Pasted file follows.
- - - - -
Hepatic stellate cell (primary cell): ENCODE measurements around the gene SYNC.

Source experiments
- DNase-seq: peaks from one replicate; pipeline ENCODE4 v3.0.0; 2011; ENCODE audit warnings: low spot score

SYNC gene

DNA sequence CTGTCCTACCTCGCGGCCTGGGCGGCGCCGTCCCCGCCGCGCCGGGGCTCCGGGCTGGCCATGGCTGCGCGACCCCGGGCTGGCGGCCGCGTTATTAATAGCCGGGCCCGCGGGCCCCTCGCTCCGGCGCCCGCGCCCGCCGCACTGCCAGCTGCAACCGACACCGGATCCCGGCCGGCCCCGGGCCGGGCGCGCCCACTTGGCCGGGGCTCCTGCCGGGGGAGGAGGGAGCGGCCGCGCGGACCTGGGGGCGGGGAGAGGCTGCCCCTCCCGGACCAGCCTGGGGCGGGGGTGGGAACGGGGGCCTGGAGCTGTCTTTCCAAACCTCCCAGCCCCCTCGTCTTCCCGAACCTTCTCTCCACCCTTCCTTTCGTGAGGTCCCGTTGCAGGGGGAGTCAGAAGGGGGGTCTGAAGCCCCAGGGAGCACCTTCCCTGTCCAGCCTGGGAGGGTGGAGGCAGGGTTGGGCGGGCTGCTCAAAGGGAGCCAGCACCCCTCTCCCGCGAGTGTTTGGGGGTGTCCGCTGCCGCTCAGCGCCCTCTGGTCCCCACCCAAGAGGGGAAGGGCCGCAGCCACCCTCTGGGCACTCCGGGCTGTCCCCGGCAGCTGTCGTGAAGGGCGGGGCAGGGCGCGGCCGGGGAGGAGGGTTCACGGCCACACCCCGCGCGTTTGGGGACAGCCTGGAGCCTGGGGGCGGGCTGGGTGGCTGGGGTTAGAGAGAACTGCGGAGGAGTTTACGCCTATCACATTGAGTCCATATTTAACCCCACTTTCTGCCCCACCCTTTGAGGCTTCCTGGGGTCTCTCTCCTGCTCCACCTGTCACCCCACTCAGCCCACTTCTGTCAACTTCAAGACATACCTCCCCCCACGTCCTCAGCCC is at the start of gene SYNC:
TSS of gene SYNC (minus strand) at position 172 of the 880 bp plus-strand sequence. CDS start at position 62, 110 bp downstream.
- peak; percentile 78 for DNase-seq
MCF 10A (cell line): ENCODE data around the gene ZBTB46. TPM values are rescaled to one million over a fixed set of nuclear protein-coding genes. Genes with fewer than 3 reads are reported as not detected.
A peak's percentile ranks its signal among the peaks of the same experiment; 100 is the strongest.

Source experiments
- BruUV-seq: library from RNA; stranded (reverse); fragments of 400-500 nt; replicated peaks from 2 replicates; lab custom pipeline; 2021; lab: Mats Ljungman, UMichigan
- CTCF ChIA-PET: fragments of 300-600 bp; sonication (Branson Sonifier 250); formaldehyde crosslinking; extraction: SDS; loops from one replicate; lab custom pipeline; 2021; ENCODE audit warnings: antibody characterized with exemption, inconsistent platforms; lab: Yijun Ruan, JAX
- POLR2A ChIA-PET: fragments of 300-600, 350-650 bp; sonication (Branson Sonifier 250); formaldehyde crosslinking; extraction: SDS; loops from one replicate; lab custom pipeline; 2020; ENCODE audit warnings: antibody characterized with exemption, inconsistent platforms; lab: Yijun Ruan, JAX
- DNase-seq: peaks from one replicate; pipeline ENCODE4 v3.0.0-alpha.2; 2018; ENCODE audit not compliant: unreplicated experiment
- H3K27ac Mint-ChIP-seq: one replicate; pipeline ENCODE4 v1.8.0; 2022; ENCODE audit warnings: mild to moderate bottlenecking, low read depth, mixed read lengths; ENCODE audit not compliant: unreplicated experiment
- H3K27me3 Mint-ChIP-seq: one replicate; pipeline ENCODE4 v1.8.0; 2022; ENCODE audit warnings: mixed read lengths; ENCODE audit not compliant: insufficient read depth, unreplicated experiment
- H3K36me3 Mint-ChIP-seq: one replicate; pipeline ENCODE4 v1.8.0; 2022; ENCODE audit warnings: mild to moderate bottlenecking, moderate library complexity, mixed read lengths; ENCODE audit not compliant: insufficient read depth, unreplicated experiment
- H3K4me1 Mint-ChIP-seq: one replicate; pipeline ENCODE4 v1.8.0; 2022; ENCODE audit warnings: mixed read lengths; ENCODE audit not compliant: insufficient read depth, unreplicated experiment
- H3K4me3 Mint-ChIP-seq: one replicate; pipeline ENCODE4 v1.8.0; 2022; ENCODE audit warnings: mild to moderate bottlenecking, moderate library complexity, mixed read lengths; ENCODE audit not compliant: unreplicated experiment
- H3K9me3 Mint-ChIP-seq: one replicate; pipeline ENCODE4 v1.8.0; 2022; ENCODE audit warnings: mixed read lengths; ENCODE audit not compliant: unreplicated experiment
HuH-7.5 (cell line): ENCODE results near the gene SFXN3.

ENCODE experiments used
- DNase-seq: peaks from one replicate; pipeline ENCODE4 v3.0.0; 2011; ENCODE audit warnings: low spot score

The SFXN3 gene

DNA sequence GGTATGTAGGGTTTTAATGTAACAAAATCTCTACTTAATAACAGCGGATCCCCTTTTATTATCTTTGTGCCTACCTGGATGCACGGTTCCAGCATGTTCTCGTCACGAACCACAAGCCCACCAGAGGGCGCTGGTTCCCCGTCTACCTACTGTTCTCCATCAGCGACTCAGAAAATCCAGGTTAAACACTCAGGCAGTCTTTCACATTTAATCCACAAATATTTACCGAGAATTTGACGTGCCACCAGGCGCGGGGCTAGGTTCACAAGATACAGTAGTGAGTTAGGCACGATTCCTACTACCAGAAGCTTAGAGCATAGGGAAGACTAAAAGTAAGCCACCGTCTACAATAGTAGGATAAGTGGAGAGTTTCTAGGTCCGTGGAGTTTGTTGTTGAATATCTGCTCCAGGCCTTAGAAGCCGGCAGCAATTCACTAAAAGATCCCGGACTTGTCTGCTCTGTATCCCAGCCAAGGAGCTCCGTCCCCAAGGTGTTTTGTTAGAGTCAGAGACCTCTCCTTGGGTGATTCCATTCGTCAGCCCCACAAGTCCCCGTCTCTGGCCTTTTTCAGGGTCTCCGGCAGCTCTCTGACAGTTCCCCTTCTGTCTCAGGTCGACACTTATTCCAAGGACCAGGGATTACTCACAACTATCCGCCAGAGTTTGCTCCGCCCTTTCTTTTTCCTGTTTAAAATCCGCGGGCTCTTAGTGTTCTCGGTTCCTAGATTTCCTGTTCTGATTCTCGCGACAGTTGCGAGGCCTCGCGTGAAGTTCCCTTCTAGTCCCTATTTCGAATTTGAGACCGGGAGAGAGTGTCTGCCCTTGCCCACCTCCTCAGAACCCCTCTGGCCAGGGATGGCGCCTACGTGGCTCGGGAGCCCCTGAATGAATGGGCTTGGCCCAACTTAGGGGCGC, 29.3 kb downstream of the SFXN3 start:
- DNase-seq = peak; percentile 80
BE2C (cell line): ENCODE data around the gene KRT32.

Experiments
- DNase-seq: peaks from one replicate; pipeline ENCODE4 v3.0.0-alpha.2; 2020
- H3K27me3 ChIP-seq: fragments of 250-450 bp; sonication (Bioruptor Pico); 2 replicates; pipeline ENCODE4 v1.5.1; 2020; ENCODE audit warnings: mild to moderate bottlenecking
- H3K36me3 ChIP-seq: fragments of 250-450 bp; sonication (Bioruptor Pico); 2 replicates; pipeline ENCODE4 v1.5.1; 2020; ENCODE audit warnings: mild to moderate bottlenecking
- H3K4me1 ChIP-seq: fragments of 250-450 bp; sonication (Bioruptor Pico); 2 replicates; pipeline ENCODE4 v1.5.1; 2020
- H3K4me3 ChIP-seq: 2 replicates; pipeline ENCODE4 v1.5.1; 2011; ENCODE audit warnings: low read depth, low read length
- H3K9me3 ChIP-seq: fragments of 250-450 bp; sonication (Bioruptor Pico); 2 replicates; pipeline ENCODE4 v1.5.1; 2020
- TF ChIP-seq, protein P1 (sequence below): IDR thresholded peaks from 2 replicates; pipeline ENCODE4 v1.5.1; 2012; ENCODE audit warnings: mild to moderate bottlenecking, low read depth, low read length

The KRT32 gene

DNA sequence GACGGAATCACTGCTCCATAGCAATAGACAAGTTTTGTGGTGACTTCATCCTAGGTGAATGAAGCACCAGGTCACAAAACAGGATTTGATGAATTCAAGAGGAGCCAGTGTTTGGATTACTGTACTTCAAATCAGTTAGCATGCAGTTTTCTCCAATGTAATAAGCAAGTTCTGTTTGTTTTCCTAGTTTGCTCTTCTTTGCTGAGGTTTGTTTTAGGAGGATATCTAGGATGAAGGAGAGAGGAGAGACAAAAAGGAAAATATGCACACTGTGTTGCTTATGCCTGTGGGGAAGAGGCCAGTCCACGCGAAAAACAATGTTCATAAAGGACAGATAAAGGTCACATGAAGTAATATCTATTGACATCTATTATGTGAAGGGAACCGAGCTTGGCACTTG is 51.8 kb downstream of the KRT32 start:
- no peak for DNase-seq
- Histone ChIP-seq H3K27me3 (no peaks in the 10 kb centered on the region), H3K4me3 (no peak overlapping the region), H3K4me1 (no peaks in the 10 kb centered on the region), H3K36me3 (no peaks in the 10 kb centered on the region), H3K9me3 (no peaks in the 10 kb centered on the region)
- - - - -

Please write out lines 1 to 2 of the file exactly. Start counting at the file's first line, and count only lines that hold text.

Hepatic stellate cell (primary cell): ENCODE measurements around the gene SYNC.

Source experiments